11. That was a beautiful video, ladies! I have the same frame of mind when it comes to people who resort to getting cosmetic surgery to enhance or change their looks. I share my story about how I became confident even though I am not 5’10 with big boobs. I think women don’t have to change to feel good about themselves, but I respect the ones who understand that and still feel like it is their way of becoming happier. There will always be people who think, “If you don’t like something, change it” and I would be no one to say that way of thinking is wrong, but I am always appreciative of people who realize they don’t *have* to change to become happy. They can be happy as they are.

    1. so true about the cosmetic surgery – its so rampant these days, could you imagine the causes that could be furthered if money went to charity instead of dieting and plastic surgery?

    2. Being 5’10” doesn’t come with guaranteed happiness either; in the real world (e.g. not in front of a professional camera) I am a lot taller than those around me. My height/body is commented on by friends & strangers regularly, and many of the comments are not helpful or confidence building.

      It took YEARS to get comfortable at my height (after years of being made to feel huge, conspicuous & unfeminine), and body-loving blogs like this one helped a lot.

  12. Wow ladies! Bravo! I was debating whether to watch the original ad but then I realized I’ve probably seem it and its kind many many times… and I didn’t want to see John Lennon’s music used in that way! So, I skipped straight to your version and just, thank you. I needed that. I am having issues with my hubby about my diabetes, weight, health and pregnancy today and I was wondering if standing up for myself was worth the tension that results. IT IS. I am a worthwhile person, worthy of love and I don’t have to let shaming comments or “jokes” pass by to keep the peace. that is not real peace! Okay, off to share! 🙂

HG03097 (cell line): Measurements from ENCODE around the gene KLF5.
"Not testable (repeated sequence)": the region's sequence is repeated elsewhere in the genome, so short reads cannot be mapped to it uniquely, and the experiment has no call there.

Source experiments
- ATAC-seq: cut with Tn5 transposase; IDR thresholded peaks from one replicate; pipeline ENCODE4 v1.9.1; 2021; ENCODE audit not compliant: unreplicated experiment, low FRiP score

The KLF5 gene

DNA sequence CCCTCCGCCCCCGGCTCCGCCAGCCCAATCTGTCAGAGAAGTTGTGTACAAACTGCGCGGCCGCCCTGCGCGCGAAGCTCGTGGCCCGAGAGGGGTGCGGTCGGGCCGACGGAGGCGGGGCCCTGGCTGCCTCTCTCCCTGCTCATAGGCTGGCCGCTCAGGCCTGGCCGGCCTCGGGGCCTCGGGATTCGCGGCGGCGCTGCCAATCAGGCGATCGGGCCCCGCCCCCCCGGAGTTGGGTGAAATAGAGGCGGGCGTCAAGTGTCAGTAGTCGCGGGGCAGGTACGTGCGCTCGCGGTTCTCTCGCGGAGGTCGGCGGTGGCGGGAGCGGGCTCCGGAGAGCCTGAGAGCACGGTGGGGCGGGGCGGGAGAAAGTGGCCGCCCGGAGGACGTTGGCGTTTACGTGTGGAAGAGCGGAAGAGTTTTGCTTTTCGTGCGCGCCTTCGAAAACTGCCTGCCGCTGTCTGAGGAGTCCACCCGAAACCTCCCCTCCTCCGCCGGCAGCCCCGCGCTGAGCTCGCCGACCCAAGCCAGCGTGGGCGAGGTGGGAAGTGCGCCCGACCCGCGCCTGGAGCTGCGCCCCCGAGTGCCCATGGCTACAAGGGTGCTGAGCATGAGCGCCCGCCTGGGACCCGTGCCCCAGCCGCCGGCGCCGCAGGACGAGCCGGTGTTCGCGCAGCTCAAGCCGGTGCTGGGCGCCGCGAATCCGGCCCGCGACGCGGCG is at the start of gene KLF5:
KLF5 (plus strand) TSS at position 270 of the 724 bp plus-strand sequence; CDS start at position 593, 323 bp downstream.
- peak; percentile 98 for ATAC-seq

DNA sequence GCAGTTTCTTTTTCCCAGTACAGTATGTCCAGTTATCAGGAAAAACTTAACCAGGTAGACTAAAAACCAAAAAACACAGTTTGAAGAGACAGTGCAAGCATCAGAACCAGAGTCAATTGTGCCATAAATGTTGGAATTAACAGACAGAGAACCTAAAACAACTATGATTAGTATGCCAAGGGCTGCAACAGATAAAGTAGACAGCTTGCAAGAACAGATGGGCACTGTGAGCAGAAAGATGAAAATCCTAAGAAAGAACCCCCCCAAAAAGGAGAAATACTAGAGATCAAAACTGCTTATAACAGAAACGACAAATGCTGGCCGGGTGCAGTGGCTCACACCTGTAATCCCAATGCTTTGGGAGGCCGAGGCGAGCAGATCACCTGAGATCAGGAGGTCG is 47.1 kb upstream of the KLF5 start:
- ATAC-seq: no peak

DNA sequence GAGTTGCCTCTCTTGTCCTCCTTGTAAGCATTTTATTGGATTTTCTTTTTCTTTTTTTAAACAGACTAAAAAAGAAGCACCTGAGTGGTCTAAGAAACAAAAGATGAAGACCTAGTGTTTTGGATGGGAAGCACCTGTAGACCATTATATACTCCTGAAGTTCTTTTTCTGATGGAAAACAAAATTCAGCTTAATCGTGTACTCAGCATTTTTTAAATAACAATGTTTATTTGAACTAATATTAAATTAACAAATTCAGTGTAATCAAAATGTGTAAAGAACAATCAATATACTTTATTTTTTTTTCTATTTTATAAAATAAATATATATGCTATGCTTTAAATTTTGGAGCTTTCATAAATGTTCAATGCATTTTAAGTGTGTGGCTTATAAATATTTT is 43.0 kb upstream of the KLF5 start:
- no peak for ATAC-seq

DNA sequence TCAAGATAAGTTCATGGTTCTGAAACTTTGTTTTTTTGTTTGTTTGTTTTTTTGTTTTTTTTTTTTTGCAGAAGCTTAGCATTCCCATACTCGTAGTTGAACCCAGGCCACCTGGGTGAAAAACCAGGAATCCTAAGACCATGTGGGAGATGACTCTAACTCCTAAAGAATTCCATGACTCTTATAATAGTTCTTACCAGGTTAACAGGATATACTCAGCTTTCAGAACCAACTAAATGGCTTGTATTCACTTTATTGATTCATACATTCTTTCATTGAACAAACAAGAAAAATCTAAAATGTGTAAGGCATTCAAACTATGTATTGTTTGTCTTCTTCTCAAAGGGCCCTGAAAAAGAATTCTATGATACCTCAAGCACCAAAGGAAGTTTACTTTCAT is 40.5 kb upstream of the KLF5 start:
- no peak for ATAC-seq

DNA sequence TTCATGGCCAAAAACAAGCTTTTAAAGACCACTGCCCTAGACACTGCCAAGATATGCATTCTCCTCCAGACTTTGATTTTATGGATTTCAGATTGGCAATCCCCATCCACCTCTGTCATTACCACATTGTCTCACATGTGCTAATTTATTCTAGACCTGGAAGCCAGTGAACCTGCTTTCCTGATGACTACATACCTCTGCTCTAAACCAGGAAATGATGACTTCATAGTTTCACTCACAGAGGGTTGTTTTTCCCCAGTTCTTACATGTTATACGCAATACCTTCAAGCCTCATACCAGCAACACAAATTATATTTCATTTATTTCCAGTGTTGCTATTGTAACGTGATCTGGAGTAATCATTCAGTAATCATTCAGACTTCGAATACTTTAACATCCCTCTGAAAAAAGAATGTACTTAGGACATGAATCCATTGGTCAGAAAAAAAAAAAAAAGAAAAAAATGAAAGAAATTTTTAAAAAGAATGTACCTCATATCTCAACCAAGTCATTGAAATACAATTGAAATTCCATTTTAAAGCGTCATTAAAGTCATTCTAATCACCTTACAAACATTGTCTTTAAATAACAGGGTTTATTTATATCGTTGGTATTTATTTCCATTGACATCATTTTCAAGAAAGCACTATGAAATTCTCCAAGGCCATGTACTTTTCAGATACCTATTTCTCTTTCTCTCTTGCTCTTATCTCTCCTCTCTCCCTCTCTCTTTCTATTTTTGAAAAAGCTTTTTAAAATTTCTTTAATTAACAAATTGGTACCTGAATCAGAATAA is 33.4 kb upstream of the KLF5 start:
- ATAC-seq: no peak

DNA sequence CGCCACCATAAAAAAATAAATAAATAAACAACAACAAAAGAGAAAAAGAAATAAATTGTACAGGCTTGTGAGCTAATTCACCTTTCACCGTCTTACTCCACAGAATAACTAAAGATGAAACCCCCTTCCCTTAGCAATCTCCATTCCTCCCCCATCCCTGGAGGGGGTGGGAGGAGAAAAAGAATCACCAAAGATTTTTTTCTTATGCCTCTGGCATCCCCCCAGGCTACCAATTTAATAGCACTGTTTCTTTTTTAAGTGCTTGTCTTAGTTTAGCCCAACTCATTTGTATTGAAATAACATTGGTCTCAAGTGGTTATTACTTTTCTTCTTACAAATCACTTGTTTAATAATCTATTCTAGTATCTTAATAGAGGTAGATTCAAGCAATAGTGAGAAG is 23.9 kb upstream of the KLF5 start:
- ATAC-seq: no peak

13. Thank you, thank you, thank you for putting this together! I was all blubbery by the end. Everyone who participated, I just want to say, “YOU ALL ARE FREAKING AMAZING!”

  14. You inspired me to leave a message on the original video on YouTube that I’m so glad I have a bf who loves me the way I am rather than desperately trying to change myself to please someone who wasn’t right for me.

  15. I am in tears over this. How beautiful you all are. I give each one of you a standing ovation, and an extra one for Ragen for putting it all together. You – WE – are beautiful, strong, loveable, and worthy JUST AS WE ARE. Thank you.

  16. I was so proud to be part of this. I want to shout the message over and over that you don’t have to be “less” in order to be “more” .

    I will carry on saying that over and over – f*** the diets, there’s no need to try to “improve” anything. We are all different shapes and sizes and I like the world like that. It’s beautiful as it naturally is.

  17. Wonderful message. I work for a major supermarket here in the UK. They have an online diet service which people can subscribe to. They are advertising it in the staff canteen with the headline “Lose weight, love life.”

    I have emailed them to tell them that you don’t need to lose weight to love your life and that weight loss does not equal a perfect life.